Division 2 Students Respond to Meridian's New Cell Phone Policy
By 8th grader Luca
This year, for the first time since Meridian was founded, cell phones and music are no longer permitted within school hours on school property. When the new rule was announced, there were many different responses from the Meridian student body. Many students felt that the teachers were doing this as punishment for past actions, but the faculty stated otherwise. The students had respected previous policies well, they said, but over the summer, teachers did research on how cell phones change the environment of schools and how listening to music while doing work decreases productivity. In order to explain this research to the school community, Science teacher Stephanie Kinkel and Humanities teacher Catherine Epstein created this animated video. We’re now about a month into the school year, and I checked in with my fellow Division 2 – or 8th grade – students to see how folks have been feeling about the policy.
The first person I talked to was Merrick, a new 8th grader at Meridian. She believes that this rule is actually helpful. “Not having your phone in front of you all the time really is less distracting. At my old school, everyone had their phones out and that made it a lot harder to not procrastinate.” Merrick also brought up that when it's enforced for everyone, it is much easier to follow. Some other students agreed with this point, saying that they don’t feel the pressure to always check their phone when they’re just not allowed to.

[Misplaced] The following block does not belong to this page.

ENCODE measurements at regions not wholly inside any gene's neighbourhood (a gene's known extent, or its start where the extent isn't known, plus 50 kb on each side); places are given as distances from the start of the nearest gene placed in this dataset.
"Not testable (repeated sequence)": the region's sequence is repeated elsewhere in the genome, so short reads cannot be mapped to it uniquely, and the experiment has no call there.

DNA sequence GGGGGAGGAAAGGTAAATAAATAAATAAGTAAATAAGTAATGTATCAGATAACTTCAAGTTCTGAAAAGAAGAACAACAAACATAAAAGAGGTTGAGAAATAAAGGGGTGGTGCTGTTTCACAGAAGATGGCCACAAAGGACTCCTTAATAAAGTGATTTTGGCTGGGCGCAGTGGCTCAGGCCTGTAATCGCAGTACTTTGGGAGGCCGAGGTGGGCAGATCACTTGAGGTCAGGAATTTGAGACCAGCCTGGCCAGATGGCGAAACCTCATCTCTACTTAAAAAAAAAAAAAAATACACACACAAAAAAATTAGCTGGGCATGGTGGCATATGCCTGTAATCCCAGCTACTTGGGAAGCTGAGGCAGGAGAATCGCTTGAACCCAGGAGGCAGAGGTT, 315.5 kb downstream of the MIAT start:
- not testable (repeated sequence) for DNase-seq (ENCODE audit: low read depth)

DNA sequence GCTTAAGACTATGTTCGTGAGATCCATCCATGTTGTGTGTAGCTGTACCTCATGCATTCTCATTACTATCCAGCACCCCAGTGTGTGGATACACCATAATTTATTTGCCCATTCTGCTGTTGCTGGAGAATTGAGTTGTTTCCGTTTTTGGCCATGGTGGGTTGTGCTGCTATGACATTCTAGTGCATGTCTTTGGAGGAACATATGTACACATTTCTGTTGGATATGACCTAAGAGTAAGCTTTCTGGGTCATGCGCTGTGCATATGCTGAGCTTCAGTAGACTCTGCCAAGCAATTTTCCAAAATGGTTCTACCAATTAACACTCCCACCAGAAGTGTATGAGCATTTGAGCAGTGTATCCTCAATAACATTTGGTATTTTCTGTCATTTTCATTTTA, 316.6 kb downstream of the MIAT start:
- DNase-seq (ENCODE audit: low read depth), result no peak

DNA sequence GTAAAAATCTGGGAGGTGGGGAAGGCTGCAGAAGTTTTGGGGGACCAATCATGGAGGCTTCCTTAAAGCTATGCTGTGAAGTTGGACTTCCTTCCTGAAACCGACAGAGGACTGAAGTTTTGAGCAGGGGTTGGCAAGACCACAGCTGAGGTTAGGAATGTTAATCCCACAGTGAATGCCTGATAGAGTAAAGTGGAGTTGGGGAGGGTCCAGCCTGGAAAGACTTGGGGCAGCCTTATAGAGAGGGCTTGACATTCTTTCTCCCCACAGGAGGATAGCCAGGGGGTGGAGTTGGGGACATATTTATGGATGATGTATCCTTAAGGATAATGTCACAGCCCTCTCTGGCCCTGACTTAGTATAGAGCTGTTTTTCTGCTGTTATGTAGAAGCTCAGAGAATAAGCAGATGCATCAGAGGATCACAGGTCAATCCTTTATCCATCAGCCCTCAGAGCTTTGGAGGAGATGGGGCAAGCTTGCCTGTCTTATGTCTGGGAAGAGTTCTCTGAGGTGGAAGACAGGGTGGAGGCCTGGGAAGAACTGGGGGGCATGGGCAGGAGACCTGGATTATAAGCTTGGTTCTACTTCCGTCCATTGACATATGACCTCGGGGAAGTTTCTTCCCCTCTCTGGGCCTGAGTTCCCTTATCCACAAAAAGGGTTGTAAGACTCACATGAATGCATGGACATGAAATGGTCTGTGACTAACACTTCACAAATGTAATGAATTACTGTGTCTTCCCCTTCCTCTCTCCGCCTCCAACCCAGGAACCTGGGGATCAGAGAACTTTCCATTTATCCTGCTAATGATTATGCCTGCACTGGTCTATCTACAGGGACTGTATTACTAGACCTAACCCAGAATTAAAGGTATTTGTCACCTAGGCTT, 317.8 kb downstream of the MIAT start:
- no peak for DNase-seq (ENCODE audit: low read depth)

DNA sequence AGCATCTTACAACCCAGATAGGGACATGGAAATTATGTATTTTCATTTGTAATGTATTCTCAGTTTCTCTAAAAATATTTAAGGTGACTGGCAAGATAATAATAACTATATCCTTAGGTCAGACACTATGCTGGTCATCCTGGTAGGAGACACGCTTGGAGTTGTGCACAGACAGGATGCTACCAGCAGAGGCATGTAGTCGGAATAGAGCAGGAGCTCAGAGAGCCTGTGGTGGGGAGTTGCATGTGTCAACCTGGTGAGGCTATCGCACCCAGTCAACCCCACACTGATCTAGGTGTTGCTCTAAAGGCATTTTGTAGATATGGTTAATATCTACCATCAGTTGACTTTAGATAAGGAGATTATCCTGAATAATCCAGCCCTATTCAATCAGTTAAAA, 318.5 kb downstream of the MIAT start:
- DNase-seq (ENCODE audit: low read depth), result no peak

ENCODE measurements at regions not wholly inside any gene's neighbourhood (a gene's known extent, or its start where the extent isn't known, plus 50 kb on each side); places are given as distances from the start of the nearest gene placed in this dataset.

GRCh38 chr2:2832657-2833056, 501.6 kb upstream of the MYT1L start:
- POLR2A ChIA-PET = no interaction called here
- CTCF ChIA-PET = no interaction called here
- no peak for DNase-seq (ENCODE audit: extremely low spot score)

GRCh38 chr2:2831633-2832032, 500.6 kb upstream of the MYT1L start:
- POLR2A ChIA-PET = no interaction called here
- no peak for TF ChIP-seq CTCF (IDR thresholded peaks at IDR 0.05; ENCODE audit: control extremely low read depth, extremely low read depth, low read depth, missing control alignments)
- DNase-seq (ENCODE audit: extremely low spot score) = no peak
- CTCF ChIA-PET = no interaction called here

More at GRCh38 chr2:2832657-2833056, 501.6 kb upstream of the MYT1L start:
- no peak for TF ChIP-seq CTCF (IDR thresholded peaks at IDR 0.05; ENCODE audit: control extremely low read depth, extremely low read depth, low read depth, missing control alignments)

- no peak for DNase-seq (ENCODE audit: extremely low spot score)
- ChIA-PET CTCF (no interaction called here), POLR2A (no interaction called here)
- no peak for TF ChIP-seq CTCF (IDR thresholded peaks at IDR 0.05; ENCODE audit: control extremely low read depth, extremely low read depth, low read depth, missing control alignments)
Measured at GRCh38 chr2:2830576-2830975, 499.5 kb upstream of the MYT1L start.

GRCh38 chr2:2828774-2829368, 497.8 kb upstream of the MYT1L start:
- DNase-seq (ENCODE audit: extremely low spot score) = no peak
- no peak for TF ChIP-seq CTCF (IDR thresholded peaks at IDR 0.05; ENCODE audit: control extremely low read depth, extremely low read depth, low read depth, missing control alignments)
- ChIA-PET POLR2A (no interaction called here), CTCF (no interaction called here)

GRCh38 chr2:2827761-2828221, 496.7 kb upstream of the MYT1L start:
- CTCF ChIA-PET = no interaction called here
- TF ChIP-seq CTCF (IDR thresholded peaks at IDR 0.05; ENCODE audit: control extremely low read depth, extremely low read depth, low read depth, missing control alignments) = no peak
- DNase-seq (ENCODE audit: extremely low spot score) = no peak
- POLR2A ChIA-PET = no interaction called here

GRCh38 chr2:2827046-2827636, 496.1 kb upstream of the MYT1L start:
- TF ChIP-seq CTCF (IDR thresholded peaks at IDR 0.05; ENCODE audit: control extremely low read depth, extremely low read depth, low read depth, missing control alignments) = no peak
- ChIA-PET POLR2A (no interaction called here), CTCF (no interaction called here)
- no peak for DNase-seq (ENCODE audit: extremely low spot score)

Although some students agree with the rule, many do not, including 8th graders Elliot and Noah. “It’s terrible! When I want to check the homework portal or use a calculator because I forgot my computer, I can’t!” Elliot said. “Plus, music helps me focus and get motivated to do my work! The rule is totally unfair.” Noah agreed that yes, music helps him drown out the people around him, and that it's a helpful tool. Merrick, along with 8th grader Lila, also mentioned that the banning of music during work time was the one part of the rule that really irritated them.
At this point, it seems that the controversy is less around whether or not students should be able to use their phones, but more if they can listen to music while they work. Many students say they just want to listen to music, citing that it is creative expression and it it helps them focus, relax, and feel motivated to work. The students and faculty will continue discussing the current policy, and students will have an opportunity to air their feedback at an all-school assembly in January.